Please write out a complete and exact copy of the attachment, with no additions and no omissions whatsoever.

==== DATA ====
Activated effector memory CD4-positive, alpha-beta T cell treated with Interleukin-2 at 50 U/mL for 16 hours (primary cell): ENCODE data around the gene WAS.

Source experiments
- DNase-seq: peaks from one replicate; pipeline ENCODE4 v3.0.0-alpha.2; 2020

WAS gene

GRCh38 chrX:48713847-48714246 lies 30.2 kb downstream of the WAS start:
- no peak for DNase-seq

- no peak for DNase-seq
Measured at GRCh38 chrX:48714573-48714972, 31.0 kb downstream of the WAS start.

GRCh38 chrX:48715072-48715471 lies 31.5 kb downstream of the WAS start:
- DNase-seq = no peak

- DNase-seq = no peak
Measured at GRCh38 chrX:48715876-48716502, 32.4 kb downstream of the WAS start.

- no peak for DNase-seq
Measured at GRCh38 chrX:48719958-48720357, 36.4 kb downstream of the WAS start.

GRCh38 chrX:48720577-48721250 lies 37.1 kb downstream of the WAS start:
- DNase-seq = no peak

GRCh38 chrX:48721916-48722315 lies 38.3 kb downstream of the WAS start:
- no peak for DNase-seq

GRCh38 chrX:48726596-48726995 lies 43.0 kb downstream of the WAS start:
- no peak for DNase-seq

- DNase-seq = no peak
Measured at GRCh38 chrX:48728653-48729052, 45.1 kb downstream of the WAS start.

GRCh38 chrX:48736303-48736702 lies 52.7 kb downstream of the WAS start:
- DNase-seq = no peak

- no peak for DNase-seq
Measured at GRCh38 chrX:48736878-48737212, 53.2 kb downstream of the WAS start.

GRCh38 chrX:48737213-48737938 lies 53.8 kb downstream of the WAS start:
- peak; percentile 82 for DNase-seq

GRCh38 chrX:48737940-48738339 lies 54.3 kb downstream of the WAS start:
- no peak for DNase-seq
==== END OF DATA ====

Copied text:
Activated effector memory CD4-positive, alpha-beta T cell treated with Interleukin-2 at 50 U/mL for 16 hours (primary cell): ENCODE data around the gene WAS.

Source experiments
- DNase-seq: peaks from one replicate; pipeline ENCODE4 v3.0.0-alpha.2; 2020

WAS gene

GRCh38 chrX:48713847-48714246 lies 30.2 kb downstream of the WAS start:
- no peak for DNase-seq

- no peak for DNase-seq
Measured at GRCh38 chrX:48714573-48714972, 31.0 kb downstream of the WAS start.

GRCh38 chrX:48715072-48715471 lies 31.5 kb downstream of the WAS start:
- DNase-seq = no peak

- DNase-seq = no peak
Measured at GRCh38 chrX:48715876-48716502, 32.4 kb downstream of the WAS start.

- no peak for DNase-seq
Measured at GRCh38 chrX:48719958-48720357, 36.4 kb downstream of the WAS start.

GRCh38 chrX:48720577-48721250 lies 37.1 kb downstream of the WAS start:
- DNase-seq = no peak

GRCh38 chrX:48721916-48722315 lies 38.3 kb downstream of the WAS start:
- no peak for DNase-seq

GRCh38 chrX:48726596-48726995 lies 43.0 kb downstream of the WAS start:
- no peak for DNase-seq

- DNase-seq = no peak
Measured at GRCh38 chrX:48728653-48729052, 45.1 kb downstream of the WAS start.

GRCh38 chrX:48736303-48736702 lies 52.7 kb downstream of the WAS start:
- DNase-seq = no peak

- no peak for DNase-seq
Measured at GRCh38 chrX:48736878-48737212, 53.2 kb downstream of the WAS start.

GRCh38 chrX:48737213-48737938 lies 53.8 kb downstream of the WAS start:
- peak; percentile 82 for DNase-seq

GRCh38 chrX:48737940-48738339 lies 54.3 kb downstream of the WAS start:
- no peak for DNase-seq